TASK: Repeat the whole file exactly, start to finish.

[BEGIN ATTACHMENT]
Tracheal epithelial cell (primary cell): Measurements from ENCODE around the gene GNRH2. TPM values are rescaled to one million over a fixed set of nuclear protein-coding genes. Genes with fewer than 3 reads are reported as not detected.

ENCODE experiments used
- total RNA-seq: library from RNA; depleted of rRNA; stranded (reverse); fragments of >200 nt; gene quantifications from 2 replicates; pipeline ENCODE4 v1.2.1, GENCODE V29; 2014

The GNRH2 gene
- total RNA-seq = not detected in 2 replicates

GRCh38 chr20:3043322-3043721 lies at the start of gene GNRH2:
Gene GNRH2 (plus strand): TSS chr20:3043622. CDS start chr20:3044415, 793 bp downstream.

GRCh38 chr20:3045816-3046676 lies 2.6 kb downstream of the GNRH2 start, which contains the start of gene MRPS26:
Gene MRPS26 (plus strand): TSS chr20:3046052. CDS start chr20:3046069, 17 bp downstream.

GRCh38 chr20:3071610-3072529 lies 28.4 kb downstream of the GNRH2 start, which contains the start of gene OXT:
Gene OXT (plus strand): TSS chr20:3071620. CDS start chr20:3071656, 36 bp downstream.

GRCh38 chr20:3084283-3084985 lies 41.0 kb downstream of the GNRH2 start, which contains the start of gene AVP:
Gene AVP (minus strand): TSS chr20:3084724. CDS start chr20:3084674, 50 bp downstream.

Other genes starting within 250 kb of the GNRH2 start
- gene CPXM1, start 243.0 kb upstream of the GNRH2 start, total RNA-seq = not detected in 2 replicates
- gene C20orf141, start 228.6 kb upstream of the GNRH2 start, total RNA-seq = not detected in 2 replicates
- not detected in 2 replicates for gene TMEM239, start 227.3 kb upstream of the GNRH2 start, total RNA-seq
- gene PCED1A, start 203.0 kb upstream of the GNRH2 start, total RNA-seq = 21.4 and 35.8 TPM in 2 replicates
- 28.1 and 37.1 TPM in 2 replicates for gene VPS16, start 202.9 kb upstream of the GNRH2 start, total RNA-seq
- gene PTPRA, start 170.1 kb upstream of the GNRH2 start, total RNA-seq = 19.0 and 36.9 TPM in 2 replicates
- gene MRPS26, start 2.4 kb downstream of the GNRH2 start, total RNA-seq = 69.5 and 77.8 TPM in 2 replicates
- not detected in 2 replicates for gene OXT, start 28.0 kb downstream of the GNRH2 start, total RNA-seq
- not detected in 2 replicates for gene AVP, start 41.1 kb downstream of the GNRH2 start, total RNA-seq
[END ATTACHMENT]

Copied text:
Tracheal epithelial cell (primary cell): Measurements from ENCODE around the gene GNRH2. TPM values are rescaled to one million over a fixed set of nuclear protein-coding genes. Genes with fewer than 3 reads are reported as not detected.

ENCODE experiments used
- total RNA-seq: library from RNA; depleted of rRNA; stranded (reverse); fragments of >200 nt; gene quantifications from 2 replicates; pipeline ENCODE4 v1.2.1, GENCODE V29; 2014

The GNRH2 gene
- total RNA-seq = not detected in 2 replicates

GRCh38 chr20:3043322-3043721 lies at the start of gene GNRH2:
Gene GNRH2 (plus strand): TSS chr20:3043622. CDS start chr20:3044415, 793 bp downstream.

GRCh38 chr20:3045816-3046676 lies 2.6 kb downstream of the GNRH2 start, which contains the start of gene MRPS26:
Gene MRPS26 (plus strand): TSS chr20:3046052. CDS start chr20:3046069, 17 bp downstream.

GRCh38 chr20:3071610-3072529 lies 28.4 kb downstream of the GNRH2 start, which contains the start of gene OXT:
Gene OXT (plus strand): TSS chr20:3071620. CDS start chr20:3071656, 36 bp downstream.

GRCh38 chr20:3084283-3084985 lies 41.0 kb downstream of the GNRH2 start, which contains the start of gene AVP:
Gene AVP (minus strand): TSS chr20:3084724. CDS start chr20:3084674, 50 bp downstream.

Other genes starting within 250 kb of the GNRH2 start
- gene CPXM1, start 243.0 kb upstream of the GNRH2 start, total RNA-seq = not detected in 2 replicates
- gene C20orf141, start 228.6 kb upstream of the GNRH2 start, total RNA-seq = not detected in 2 replicates
- not detected in 2 replicates for gene TMEM239, start 227.3 kb upstream of the GNRH2 start, total RNA-seq
- gene PCED1A, start 203.0 kb upstream of the GNRH2 start, total RNA-seq = 21.4 and 35.8 TPM in 2 replicates
- 28.1 and 37.1 TPM in 2 replicates for gene VPS16, start 202.9 kb upstream of the GNRH2 start, total RNA-seq
- gene PTPRA, start 170.1 kb upstream of the GNRH2 start, total RNA-seq = 19.0 and 36.9 TPM in 2 replicates
- gene MRPS26, start 2.4 kb downstream of the GNRH2 start, total RNA-seq = 69.5 and 77.8 TPM in 2 replicates
- not detected in 2 replicates for gene OXT, start 28.0 kb downstream of the GNRH2 start, total RNA-seq
- not detected in 2 replicates for gene AVP, start 41.1 kb downstream of the GNRH2 start, total RNA-seq